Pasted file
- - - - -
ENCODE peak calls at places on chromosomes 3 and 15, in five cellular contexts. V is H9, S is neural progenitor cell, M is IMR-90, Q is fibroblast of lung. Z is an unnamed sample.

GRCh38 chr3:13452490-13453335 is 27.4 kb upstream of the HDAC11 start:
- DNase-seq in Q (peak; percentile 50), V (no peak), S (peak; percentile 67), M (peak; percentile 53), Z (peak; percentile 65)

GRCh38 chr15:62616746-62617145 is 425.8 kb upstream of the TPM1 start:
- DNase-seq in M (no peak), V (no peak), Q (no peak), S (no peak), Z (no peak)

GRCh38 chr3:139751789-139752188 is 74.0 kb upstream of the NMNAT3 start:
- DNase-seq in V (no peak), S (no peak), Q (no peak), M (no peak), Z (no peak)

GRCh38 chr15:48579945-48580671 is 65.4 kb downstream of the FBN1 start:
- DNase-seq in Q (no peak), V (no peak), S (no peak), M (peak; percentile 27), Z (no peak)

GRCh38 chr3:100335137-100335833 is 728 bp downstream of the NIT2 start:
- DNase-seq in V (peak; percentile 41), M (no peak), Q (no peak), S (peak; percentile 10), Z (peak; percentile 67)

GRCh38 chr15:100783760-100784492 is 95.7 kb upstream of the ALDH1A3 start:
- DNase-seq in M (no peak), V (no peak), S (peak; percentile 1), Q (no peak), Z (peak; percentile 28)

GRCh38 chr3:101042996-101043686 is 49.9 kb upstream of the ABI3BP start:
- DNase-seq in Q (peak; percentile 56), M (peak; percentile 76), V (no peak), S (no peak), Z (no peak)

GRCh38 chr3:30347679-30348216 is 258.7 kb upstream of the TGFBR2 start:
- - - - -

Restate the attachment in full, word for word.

ENCODE peak calls at places on chromosomes 3 and 15, in five cellular contexts. V is H9, S is neural progenitor cell, M is IMR-90, Q is fibroblast of lung. Z is an unnamed sample.

GRCh38 chr3:13452490-13453335 is 27.4 kb upstream of the HDAC11 start:
- DNase-seq in Q (peak; percentile 50), V (no peak), S (peak; percentile 67), M (peak; percentile 53), Z (peak; percentile 65)

GRCh38 chr15:62616746-62617145 is 425.8 kb upstream of the TPM1 start:
- DNase-seq in M (no peak), V (no peak), Q (no peak), S (no peak), Z (no peak)

GRCh38 chr3:139751789-139752188 is 74.0 kb upstream of the NMNAT3 start:
- DNase-seq in V (no peak), S (no peak), Q (no peak), M (no peak), Z (no peak)

GRCh38 chr15:48579945-48580671 is 65.4 kb downstream of the FBN1 start:
- DNase-seq in Q (no peak), V (no peak), S (no peak), M (peak; percentile 27), Z (no peak)

GRCh38 chr3:100335137-100335833 is 728 bp downstream of the NIT2 start:
- DNase-seq in V (peak; percentile 41), M (no peak), Q (no peak), S (peak; percentile 10), Z (peak; percentile 67)

GRCh38 chr15:100783760-100784492 is 95.7 kb upstream of the ALDH1A3 start:
- DNase-seq in M (no peak), V (no peak), S (peak; percentile 1), Q (no peak), Z (peak; percentile 28)

GRCh38 chr3:101042996-101043686 is 49.9 kb upstream of the ABI3BP start:
- DNase-seq in Q (peak; percentile 56), M (peak; percentile 76), V (no peak), S (no peak), Z (no peak)

GRCh38 chr3:30347679-30348216 is 258.7 kb upstream of the TGFBR2 start: